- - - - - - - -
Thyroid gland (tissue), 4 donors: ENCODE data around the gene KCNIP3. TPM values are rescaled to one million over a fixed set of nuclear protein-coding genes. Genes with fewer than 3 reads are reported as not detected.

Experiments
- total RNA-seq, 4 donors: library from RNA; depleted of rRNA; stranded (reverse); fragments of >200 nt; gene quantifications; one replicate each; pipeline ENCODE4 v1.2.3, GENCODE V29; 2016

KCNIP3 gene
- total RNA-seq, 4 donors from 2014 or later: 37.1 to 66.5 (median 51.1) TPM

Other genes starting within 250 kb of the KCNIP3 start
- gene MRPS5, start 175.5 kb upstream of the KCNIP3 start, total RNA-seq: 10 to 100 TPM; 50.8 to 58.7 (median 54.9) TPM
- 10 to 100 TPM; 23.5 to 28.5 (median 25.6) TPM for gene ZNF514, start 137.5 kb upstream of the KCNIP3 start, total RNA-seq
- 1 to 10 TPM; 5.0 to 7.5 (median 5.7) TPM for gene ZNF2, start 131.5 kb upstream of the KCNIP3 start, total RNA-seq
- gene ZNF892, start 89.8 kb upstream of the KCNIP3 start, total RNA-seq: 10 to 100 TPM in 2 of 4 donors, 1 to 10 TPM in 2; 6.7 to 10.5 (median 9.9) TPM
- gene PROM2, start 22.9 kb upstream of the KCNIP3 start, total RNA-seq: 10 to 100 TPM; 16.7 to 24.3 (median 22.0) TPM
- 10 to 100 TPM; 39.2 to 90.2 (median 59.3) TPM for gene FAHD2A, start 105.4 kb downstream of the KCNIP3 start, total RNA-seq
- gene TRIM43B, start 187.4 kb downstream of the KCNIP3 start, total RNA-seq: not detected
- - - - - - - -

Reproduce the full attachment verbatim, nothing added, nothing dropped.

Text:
Thyroid gland (tissue), 4 donors: ENCODE data around the gene KCNIP3. TPM values are rescaled to one million over a fixed set of nuclear protein-coding genes. Genes with fewer than 3 reads are reported as not detected.

Experiments
- total RNA-seq, 4 donors: library from RNA; depleted of rRNA; stranded (reverse); fragments of >200 nt; gene quantifications; one replicate each; pipeline ENCODE4 v1.2.3, GENCODE V29; 2016

KCNIP3 gene
- total RNA-seq, 4 donors from 2014 or later: 37.1 to 66.5 (median 51.1) TPM

Other genes starting within 250 kb of the KCNIP3 start
- gene MRPS5, start 175.5 kb upstream of the KCNIP3 start, total RNA-seq: 10 to 100 TPM; 50.8 to 58.7 (median 54.9) TPM
- 10 to 100 TPM; 23.5 to 28.5 (median 25.6) TPM for gene ZNF514, start 137.5 kb upstream of the KCNIP3 start, total RNA-seq
- 1 to 10 TPM; 5.0 to 7.5 (median 5.7) TPM for gene ZNF2, start 131.5 kb upstream of the KCNIP3 start, total RNA-seq
- gene ZNF892, start 89.8 kb upstream of the KCNIP3 start, total RNA-seq: 10 to 100 TPM in 2 of 4 donors, 1 to 10 TPM in 2; 6.7 to 10.5 (median 9.9) TPM
- gene PROM2, start 22.9 kb upstream of the KCNIP3 start, total RNA-seq: 10 to 100 TPM; 16.7 to 24.3 (median 22.0) TPM
- 10 to 100 TPM; 39.2 to 90.2 (median 59.3) TPM for gene FAHD2A, start 105.4 kb downstream of the KCNIP3 start, total RNA-seq
- gene TRIM43B, start 187.4 kb downstream of the KCNIP3 start, total RNA-seq: not detected